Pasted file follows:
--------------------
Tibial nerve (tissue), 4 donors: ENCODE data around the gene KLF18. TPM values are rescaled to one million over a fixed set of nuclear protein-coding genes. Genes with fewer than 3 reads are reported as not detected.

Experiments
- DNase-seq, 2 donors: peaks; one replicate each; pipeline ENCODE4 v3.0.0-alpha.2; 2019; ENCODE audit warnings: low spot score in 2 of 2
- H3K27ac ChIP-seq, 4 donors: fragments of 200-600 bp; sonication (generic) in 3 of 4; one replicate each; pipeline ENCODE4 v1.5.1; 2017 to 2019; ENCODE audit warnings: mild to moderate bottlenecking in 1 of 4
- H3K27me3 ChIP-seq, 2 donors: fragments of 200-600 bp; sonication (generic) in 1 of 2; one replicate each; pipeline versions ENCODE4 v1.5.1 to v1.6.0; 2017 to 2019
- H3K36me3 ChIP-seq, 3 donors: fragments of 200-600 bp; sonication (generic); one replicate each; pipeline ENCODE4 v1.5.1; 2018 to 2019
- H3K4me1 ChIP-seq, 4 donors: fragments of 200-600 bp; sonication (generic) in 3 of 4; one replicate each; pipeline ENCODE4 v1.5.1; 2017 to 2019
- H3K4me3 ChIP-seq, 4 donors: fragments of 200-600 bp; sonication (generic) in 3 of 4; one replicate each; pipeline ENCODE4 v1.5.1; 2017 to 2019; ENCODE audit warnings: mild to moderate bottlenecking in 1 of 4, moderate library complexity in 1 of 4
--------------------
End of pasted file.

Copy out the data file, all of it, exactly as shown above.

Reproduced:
Tibial nerve (tissue), 4 donors: ENCODE data around the gene KLF18. TPM values are rescaled to one million over a fixed set of nuclear protein-coding genes. Genes with fewer than 3 reads are reported as not detected.

Experiments
- DNase-seq, 2 donors: peaks; one replicate each; pipeline ENCODE4 v3.0.0-alpha.2; 2019; ENCODE audit warnings: low spot score in 2 of 2
- H3K27ac ChIP-seq, 4 donors: fragments of 200-600 bp; sonication (generic) in 3 of 4; one replicate each; pipeline ENCODE4 v1.5.1; 2017 to 2019; ENCODE audit warnings: mild to moderate bottlenecking in 1 of 4
- H3K27me3 ChIP-seq, 2 donors: fragments of 200-600 bp; sonication (generic) in 1 of 2; one replicate each; pipeline versions ENCODE4 v1.5.1 to v1.6.0; 2017 to 2019
- H3K36me3 ChIP-seq, 3 donors: fragments of 200-600 bp; sonication (generic); one replicate each; pipeline ENCODE4 v1.5.1; 2018 to 2019
- H3K4me1 ChIP-seq, 4 donors: fragments of 200-600 bp; sonication (generic) in 3 of 4; one replicate each; pipeline ENCODE4 v1.5.1; 2017 to 2019
- H3K4me3 ChIP-seq, 4 donors: fragments of 200-600 bp; sonication (generic) in 3 of 4; one replicate each; pipeline ENCODE4 v1.5.1; 2017 to 2019; ENCODE audit warnings: mild to moderate bottlenecking in 1 of 4, moderate library complexity in 1 of 4